For adolescents, on the other hand, a finger of good pure wine at meals cannot do them wrong, quite the contrary. Many of the restoratives and elixirs, recommended for difficult growth, are made from ordinary wine or liqueur wine. However, we do not ask, when prescribing them, about the danger of possible alcoholism. On the contrary, the knowledge and love of wine, progressive and reasoned, will prevent young people, grown adults, from being dragged by ignorance and consumed no matter what alcoholic beverage. Respect for wine, moderation in their consumption, learning their tasting, instilled from childhood, will later prevent our healthy youth from spoiling the liver and brain with the insane mixtures and cocktails that have become so fashionable in the last times.
The wine and the old man
Wine has been called - and rightly so - "the milk of the old man." El Medoc, producer and wine drinker, is proud to be at the forefront of human longevity records.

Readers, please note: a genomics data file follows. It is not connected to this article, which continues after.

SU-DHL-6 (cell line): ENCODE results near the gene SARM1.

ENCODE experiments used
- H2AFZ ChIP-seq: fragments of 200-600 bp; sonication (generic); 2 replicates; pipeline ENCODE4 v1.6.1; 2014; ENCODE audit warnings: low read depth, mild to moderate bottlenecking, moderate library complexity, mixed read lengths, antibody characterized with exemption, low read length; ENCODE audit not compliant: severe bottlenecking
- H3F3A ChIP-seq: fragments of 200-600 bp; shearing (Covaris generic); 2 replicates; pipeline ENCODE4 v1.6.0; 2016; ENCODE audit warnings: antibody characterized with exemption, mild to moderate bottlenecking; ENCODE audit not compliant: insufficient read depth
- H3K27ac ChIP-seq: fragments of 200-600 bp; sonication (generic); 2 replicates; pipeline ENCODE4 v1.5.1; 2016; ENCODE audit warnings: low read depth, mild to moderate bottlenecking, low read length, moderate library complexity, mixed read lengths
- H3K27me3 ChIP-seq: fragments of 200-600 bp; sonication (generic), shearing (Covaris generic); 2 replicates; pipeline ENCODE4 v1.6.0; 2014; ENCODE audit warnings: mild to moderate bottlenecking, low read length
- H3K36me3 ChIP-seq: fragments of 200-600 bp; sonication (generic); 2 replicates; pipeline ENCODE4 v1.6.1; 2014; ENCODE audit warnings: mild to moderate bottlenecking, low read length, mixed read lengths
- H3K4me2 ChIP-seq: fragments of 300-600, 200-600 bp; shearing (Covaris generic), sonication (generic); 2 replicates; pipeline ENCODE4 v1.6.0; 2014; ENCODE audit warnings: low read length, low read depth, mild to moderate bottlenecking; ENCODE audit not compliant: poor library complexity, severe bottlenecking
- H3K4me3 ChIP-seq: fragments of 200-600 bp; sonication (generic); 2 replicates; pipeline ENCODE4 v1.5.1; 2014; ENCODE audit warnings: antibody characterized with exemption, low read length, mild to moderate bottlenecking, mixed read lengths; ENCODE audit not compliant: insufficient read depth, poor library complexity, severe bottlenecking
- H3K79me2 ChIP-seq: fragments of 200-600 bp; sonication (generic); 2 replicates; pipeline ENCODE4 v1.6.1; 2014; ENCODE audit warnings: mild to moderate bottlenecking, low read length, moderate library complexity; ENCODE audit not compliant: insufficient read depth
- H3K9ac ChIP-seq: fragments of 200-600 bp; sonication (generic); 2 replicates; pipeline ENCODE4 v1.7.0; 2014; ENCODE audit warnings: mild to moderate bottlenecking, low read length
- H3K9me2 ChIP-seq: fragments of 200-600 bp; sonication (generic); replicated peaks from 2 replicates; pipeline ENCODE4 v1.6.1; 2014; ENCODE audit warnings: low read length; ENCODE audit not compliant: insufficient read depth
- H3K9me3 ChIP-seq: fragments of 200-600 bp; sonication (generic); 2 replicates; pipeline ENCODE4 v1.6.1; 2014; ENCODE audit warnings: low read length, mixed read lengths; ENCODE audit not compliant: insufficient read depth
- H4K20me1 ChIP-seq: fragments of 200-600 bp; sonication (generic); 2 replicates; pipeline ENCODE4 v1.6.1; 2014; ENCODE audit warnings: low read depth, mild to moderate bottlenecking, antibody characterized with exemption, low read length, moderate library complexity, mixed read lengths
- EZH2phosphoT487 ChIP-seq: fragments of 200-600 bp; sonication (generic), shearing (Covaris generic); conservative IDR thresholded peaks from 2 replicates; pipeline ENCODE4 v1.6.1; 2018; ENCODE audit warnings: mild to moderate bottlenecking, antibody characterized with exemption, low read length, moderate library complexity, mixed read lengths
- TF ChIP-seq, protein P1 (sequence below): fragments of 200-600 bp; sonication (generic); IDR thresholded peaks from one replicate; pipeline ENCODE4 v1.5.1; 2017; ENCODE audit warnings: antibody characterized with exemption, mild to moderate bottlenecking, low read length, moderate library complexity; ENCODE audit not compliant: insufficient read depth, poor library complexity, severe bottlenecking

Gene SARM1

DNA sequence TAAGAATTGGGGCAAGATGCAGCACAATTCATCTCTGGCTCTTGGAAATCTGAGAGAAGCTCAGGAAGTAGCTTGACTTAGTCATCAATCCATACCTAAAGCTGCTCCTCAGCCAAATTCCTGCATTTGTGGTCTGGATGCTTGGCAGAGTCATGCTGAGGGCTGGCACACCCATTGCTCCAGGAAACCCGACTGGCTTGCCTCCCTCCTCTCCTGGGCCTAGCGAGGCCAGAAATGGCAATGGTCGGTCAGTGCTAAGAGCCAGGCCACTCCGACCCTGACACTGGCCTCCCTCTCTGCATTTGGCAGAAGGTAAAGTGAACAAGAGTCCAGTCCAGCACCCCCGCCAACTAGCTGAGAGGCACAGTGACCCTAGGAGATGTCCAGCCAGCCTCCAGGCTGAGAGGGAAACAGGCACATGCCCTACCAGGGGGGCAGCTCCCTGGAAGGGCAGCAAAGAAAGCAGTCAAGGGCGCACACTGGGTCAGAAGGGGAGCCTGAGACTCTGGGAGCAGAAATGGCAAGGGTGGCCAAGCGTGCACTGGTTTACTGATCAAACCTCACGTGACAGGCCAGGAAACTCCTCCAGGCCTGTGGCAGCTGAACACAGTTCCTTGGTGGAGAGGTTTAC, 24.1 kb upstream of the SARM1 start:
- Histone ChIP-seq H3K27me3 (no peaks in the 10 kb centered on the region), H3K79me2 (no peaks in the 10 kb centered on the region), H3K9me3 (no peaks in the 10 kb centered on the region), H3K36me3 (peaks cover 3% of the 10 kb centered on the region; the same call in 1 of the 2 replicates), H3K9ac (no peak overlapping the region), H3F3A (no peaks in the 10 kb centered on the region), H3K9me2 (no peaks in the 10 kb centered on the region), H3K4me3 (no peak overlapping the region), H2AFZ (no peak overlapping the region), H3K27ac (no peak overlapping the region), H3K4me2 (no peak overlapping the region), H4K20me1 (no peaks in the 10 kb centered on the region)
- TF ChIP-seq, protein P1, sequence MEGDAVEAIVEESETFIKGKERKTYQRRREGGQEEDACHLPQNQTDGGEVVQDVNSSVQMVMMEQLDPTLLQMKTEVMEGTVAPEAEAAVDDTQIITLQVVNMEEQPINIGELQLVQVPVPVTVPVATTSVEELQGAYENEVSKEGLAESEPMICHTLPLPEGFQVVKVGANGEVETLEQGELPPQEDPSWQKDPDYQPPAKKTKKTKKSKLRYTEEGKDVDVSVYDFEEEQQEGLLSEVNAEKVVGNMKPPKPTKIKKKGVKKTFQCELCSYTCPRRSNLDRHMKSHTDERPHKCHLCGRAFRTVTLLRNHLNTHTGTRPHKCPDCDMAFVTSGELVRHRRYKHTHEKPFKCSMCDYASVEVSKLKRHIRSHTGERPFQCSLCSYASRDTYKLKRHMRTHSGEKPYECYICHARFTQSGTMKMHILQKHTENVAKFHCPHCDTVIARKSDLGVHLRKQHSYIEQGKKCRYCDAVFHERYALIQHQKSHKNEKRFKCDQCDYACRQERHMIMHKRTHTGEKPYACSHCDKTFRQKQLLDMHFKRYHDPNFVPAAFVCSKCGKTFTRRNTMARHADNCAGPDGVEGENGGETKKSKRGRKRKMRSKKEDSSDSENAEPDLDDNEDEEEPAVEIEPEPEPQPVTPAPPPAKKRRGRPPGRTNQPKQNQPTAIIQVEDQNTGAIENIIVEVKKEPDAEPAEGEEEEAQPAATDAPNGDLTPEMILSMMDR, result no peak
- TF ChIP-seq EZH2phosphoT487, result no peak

Because of the decrease in their digestive secretions, the appetite of the elderly is often deficient. A state of malnutrition can occur in an insidious way, aggravated by poor dentition, considerations of a more or less adequate "regime" and a budget often reduced. Easily adapted, a source of gustatory sensations please them, good wine stimulates the appetite of the elderly and facilitates their digestion. Its stimulating and tonic virtues are precise for those organisms that age has become asthenic. The wine also seeks (more if it is liqueur wines or natural sweet wines) the support, nothing despise him of its caloric value. It is not unnecessary to point out, finally, that there are good wines at affordable prices and within the scope of reduced budgets (despite all the care required for their production and conservation, despite the effort and industriousness that leads from the vineyard to the wine cellar is still relatively inexpensive price compared to other industrial beverages).